Will filtering a signal through multiple bandpass filters, where each filter is passed the complete signal, and then combining the output have the same result as a parametric EQ?

What if the signal is passed into a series of bandpass filters?

Are there any performance issues or optimizations that can be made when EQing a signal this way?


After reading the answer in this question which-filter-for-an-audio-equalizer it seems splitting the signal through a filter bank (in parallel) is the correct way.

The answer explains how the bands need to blend together to avoid audio issues, how is this calculated if each bandpass filter can have a varied bandwidth?

  • $\begingroup$ That looks more like a graphic equalizer to me (parametric equalizer is something different). $\endgroup$
    – keith
    Jul 4, 2016 at 19:04
  • $\begingroup$ I think its the same thing. Where the user uses the UI to control gain, center frequency and bandwidth of each band. $\endgroup$
    – some_id
    Jul 4, 2016 at 19:06
  • $\begingroup$ OK, sure, if you're controlling gain, center frequency and bandwidth you are using a parametric EQ and you want a serial cascade of band shelves in my opinion :-) $\endgroup$
    – keith
    Jul 4, 2016 at 19:08
  • $\begingroup$ Thanks Keith. The answer in the other post discusses how each band needs to blend with the previous one, how would this work if bandwidths overlap? Would that matter if its being done in serial? How are the filter responses of each filter combined, to be able to draw the response in the UI? $\endgroup$
    – some_id
    Jul 4, 2016 at 19:10
  • 1
    $\begingroup$ If you figure out how to bode plot the cascade of a few of the filters from the cookbook you'll learn a lot about how they work. Then you can make your own mind up as to whether it's the direction you want to head. All the modern parametric EQ plugins that I've used are based on filters similar to the ones in the cookbook. $\endgroup$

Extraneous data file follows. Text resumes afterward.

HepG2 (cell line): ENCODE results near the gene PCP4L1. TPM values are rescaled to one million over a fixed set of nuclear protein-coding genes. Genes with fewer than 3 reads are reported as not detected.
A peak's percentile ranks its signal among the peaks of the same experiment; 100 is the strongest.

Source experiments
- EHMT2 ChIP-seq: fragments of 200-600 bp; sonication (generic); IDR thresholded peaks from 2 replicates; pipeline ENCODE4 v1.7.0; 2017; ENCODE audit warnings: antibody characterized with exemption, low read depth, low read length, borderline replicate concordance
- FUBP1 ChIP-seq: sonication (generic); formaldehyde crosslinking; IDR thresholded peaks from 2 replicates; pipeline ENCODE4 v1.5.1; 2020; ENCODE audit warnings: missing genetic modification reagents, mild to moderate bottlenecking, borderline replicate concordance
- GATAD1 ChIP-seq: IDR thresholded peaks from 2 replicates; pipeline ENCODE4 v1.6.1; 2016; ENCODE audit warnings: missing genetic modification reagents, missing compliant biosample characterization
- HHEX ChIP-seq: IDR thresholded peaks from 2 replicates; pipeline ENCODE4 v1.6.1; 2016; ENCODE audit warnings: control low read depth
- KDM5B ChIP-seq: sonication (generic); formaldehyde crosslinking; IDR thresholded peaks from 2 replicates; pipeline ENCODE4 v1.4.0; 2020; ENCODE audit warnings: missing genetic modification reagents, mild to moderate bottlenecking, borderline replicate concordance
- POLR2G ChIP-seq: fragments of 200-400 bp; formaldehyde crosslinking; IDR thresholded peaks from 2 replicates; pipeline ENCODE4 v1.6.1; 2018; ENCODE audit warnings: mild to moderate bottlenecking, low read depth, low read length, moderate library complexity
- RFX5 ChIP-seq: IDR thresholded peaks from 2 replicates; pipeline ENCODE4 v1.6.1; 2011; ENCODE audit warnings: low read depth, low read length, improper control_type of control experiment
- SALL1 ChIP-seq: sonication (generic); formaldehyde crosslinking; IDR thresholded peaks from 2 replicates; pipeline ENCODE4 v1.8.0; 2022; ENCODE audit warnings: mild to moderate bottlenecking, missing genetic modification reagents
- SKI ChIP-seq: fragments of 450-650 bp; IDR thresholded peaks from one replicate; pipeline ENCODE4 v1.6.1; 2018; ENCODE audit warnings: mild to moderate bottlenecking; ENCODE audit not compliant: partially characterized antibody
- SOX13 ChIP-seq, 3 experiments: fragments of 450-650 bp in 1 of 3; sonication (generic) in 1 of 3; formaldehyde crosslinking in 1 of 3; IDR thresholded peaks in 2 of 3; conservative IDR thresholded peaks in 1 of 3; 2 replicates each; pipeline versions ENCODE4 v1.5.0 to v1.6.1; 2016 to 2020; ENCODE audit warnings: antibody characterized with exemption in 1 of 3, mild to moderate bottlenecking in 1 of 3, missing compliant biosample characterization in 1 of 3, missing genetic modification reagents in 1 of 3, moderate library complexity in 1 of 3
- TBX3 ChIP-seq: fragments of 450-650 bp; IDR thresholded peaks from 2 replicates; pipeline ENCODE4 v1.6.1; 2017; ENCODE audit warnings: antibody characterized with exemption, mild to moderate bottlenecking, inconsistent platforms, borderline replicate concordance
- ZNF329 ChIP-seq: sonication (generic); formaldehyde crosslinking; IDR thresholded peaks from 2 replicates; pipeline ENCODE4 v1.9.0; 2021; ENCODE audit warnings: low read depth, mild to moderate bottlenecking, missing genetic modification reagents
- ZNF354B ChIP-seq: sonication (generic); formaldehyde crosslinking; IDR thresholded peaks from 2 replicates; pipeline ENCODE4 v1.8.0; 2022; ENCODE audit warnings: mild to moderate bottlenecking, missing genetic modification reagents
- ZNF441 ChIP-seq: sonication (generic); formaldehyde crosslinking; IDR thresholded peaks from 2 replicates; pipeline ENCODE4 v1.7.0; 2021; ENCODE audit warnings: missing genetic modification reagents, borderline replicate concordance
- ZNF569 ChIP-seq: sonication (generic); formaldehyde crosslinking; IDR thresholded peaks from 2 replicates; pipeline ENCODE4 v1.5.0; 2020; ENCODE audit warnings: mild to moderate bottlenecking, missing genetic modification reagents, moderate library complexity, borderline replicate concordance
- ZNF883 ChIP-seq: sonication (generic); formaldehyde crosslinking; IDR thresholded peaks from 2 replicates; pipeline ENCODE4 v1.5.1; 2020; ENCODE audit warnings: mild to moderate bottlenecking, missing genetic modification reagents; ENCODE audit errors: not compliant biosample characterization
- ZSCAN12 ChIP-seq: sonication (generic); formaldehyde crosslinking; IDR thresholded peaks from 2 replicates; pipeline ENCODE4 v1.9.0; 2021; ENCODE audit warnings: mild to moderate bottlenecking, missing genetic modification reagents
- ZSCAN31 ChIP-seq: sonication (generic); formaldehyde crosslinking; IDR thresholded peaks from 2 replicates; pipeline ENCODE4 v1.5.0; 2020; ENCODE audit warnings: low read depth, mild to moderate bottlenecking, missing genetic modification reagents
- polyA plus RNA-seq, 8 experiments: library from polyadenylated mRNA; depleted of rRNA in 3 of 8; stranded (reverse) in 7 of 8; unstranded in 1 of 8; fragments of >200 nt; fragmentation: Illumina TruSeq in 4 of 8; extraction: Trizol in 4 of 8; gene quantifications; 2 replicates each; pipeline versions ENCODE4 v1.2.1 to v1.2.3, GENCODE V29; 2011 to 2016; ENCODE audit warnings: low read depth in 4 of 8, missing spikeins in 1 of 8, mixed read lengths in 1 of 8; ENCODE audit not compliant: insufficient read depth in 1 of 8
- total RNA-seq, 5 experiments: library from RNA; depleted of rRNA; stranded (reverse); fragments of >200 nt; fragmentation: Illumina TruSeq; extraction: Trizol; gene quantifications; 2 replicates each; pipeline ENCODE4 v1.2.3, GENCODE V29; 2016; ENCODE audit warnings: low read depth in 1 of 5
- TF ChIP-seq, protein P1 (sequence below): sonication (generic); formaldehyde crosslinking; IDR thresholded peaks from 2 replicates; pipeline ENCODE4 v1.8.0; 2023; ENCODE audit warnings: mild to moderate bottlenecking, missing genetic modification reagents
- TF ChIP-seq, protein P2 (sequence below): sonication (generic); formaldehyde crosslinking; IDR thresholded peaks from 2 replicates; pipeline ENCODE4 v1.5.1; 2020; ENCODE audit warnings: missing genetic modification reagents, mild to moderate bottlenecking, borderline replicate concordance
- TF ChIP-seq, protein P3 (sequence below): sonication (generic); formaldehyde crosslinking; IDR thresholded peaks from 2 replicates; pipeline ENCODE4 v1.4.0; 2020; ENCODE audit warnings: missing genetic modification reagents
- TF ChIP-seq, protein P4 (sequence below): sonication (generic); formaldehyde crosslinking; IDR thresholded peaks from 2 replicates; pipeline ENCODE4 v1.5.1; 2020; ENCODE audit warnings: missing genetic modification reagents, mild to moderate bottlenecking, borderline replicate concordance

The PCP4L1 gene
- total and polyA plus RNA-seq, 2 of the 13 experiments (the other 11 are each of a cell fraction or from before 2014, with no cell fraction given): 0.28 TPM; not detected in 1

– keith
    Jul 4, 2016 at 19:35

2 Answers 2


a graphic EQ need not mean cascaded shelves. it could mean cascaded peak/cut bell filters. maybe with shelves as bookends, maybe not.

the bell filters are symmetrical in log freq (or the pitch scale) and are naturally spaced equally in log frequency. you can draw any reasonable shape with a sum dB of these cascaded peak/cut filters. but nothing too wild.

you could also do this more analytically with a sum of FIRs, all time-aligned. make a series of overlapping complementary window functions (like a Hann) but operating on log frequency instead of linear frequency. but that frequency response can be interpolated and sampled in linear frequency and an FIR can be derived from that magnitude response with a delay of some sufficient constant value.


A parametric equalizer at its crudest is usually a serial cascade of band shelves. I suppose you could make one from a parallel sum of band passes with different gains.

Not sure I can comment on the performance as it would need to be compared to the performance of something else.

  • $\begingroup$ I'm not sure whether I understand you correctly, but a parametric equalizer is not usually a serial cascade of band shelves. Shelving filters may be used for the lowest and highest bands, but in my eyes the typical building block for a parametric equalizer is the peak filter. $\endgroup$
    – applesoup
    Jul 6, 2016 at 11:01
  • $\begingroup$ A peak filter is a band shelf. You're confusing band shelf with high/low shelves. A band shelf is a low shelf transformed using a similar transform as that used to convert a low pass to a band pass. Orfanidis has covered these mappings in depth, his stuff is worth reading. $\endgroup$
    – keith
    Jul 6, 2016 at 18:12

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